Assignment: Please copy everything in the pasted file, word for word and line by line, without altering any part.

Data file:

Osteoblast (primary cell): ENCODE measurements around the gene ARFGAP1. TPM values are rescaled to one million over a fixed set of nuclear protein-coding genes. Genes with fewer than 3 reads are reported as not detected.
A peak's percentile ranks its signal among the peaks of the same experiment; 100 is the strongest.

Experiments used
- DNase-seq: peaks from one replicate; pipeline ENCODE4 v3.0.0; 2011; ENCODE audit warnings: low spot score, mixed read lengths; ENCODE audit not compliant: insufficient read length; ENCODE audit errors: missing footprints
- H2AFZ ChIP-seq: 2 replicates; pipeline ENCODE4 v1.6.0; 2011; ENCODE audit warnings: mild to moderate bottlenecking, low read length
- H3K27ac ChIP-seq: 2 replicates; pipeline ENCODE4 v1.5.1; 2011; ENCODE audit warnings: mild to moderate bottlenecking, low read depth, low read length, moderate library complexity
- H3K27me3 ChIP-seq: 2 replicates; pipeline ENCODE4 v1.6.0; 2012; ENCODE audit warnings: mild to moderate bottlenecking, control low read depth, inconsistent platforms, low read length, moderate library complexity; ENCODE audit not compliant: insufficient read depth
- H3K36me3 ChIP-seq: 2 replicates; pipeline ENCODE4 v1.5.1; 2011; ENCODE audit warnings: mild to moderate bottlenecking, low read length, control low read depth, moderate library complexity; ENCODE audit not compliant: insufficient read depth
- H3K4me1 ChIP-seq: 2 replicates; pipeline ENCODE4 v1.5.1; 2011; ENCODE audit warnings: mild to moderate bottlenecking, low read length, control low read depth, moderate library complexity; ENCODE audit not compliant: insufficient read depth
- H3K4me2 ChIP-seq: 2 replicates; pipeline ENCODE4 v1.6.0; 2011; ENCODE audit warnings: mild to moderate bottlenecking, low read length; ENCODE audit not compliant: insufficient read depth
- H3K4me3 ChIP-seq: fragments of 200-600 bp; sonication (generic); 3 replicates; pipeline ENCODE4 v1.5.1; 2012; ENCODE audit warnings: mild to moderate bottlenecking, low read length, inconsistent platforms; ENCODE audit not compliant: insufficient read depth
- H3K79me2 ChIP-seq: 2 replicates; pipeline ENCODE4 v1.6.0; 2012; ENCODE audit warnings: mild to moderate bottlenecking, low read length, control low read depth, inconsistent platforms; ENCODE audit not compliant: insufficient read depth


Osteoblast (primary cell): ENCODE measurements around the gene ARFGAP1. TPM values are rescaled to one million over a fixed set of nuclear protein-coding genes. Genes with fewer than 3 reads are reported as not detected.
A peak's percentile ranks its signal among the peaks of the same experiment; 100 is the strongest.

Experiments used
- DNase-seq: peaks from one replicate; pipeline ENCODE4 v3.0.0; 2011; ENCODE audit warnings: low spot score, mixed read lengths; ENCODE audit not compliant: insufficient read length; ENCODE audit errors: missing footprints
- H2AFZ ChIP-seq: 2 replicates; pipeline ENCODE4 v1.6.0; 2011; ENCODE audit warnings: mild to moderate bottlenecking, low read length
- H3K27ac ChIP-seq: 2 replicates; pipeline ENCODE4 v1.5.1; 2011; ENCODE audit warnings: mild to moderate bottlenecking, low read depth, low read length, moderate library complexity
- H3K27me3 ChIP-seq: 2 replicates; pipeline ENCODE4 v1.6.0; 2012; ENCODE audit warnings: mild to moderate bottlenecking, control low read depth, inconsistent platforms, low read length, moderate library complexity; ENCODE audit not compliant: insufficient read depth
- H3K36me3 ChIP-seq: 2 replicates; pipeline ENCODE4 v1.5.1; 2011; ENCODE audit warnings: mild to moderate bottlenecking, low read length, control low read depth, moderate library complexity; ENCODE audit not compliant: insufficient read depth
- H3K4me1 ChIP-seq: 2 replicates; pipeline ENCODE4 v1.5.1; 2011; ENCODE audit warnings: mild to moderate bottlenecking, low read length, control low read depth, moderate library complexity; ENCODE audit not compliant: insufficient read depth
- H3K4me2 ChIP-seq: 2 replicates; pipeline ENCODE4 v1.6.0; 2011; ENCODE audit warnings: mild to moderate bottlenecking, low read length; ENCODE audit not compliant: insufficient read depth
- H3K4me3 ChIP-seq: fragments of 200-600 bp; sonication (generic); 3 replicates; pipeline ENCODE4 v1.5.1; 2012; ENCODE audit warnings: mild to moderate bottlenecking, low read length, inconsistent platforms; ENCODE audit not compliant: insufficient read depth
- H3K79me2 ChIP-seq: 2 replicates; pipeline ENCODE4 v1.6.0; 2012; ENCODE audit warnings: mild to moderate bottlenecking, low read length, control low read depth, inconsistent platforms; ENCODE audit not compliant: insufficient read depth